Stressed out? Check your house.
If you're experiencing stress and tension in your life, especially when you are at home, your house itself could be the problem.
Elizabeth Bienz, a clinical social worker in Greenfield, MA, shares some of her insights. "Clutter and is often the number one cause of stress in a home. It's a constant reminder of things that need to be taken care of," she said.
Bienz added that the level of cleanliness can certainly be a stress factor. "It's one thing to have a little clutter and mess. That's just living. But if you have dog hair billowing in the corners or you have to create pathways through the living room to walk, that just adds to stress in the home," she said.
Bienz said that when she has visited people whose homes have dark, heavy drapes, a strong smell of cigarette smoke and excessive clutter, she "found those homes to be very oppressive."
Stress over structural problems
One structural problem that Bienz experienced personally involved having a very wet basement. Bienz, who is also recently purchased a new home, said that she was amazed at the level of stress she experienced in her previous home. "A lot of my belongings that were stored in the basement got moldy. I was surprised how relieved I was when we moved. I didn't realize at the time how much it (the wet basement) stressed me out," said Bienz.
Bienz said that another aspect of stress relating to a house's structure might have to do with large or expensive projects such as putting on a new roof. "It can be a challenge to prioritize, especially when you realize you may have to look as far ahead as five years. This can be the cause of a lot of stress and worry," said Bienz. "If you are dealing with the aspect of keeping the elements from coming in your house, the sheer priority of needing to deal with that is stressful," she added.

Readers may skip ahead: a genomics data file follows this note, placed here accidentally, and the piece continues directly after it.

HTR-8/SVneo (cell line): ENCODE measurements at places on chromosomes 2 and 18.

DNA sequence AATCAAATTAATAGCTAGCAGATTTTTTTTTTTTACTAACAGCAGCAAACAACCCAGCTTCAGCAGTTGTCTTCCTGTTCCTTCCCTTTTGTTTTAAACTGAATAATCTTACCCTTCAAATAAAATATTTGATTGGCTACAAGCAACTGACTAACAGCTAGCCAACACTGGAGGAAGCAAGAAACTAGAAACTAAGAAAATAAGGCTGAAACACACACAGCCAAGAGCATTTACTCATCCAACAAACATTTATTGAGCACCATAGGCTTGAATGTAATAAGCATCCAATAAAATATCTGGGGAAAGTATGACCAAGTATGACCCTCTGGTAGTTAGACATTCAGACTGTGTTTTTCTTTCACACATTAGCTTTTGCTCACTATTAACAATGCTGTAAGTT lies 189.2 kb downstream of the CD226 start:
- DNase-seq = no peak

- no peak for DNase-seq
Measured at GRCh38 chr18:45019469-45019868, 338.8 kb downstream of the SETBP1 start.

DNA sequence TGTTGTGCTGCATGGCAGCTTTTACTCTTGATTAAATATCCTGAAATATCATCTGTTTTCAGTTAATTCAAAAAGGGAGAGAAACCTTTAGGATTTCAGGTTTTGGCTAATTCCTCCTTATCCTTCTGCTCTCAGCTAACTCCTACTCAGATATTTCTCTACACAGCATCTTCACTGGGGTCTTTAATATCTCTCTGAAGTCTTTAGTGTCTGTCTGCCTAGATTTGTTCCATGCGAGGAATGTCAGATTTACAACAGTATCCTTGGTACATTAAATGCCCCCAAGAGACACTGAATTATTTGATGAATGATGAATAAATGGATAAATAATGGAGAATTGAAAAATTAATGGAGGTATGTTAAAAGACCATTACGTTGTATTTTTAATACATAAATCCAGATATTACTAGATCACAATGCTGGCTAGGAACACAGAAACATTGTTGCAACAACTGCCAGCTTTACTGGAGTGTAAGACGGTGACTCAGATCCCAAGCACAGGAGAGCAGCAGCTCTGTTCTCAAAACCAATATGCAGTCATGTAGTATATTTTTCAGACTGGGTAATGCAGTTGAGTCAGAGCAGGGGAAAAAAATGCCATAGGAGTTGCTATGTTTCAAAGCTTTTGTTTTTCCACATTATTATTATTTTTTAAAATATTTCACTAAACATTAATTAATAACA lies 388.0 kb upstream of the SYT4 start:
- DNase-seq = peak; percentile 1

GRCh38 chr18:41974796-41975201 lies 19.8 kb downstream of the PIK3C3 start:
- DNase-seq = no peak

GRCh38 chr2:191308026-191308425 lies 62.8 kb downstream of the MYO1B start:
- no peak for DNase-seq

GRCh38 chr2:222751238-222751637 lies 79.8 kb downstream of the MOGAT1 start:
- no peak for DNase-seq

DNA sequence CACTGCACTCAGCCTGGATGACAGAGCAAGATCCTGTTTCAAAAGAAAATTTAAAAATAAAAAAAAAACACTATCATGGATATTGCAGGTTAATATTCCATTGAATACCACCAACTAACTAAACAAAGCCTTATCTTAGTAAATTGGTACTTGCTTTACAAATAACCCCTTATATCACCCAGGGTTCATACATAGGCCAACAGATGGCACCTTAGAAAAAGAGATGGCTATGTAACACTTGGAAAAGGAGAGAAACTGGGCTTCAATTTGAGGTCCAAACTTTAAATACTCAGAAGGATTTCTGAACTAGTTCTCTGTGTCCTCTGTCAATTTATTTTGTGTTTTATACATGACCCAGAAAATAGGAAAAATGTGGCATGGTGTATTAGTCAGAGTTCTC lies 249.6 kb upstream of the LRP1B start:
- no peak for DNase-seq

A personal and soothing décor
Bienz, who is also recently married, said that she and her husband have different interests. Bienz recommends having spaces in the home that reflect and accommodate personal interests. "I'm a reader and he's a drummer, so we have places for each of us to have our books or drums," she said. Bienz said it also reduces stress to have items that are important to you easily accessible.
Bienz added that she and her husband discussed ahead of time how they would blend their belongings before they moved in together. They selected colors they both found soothing to repaint the rooms after they moved in. The couple decided on various earth tones such as charcoal grey and cream colors. "These are the colors that are relaxing to us. It's great to come home and feel like the space is really yours," she said.
Bienz said that even if you have a very small home, it can be very stressful if family members have no access to privacy. For some, who have larger homes, this may mean rooms that are dedicated to certain uses such as exercise, music, "man-caves," etc. If your family is large and the house is small, Bienz suggests setting up a space in the home somewhere that can afford privacy, even if family members have to take turns. "If possible, it really helps to reduce stress in a house if each person has a place they feel is theirs, especially if they can personalize the décor," said Bienz. "Even if it's just a bureau or chair that's yours, it helps people to have a sense of security," she said.
Lastly, Bienz said that stress in a house can relate to how much open space there is. Some people need lots of open space to feel comfortable, but some feel safer/less stressed in a cozier atmosphere surrounded by items that bring comfort.
Cris Carl is a Hometalk - http://www.hometalk.com - writer. Read more articles like this one - http://www.networx.com/article/stressed-out-check-your-house - or get help with your home project on Hometalk.com.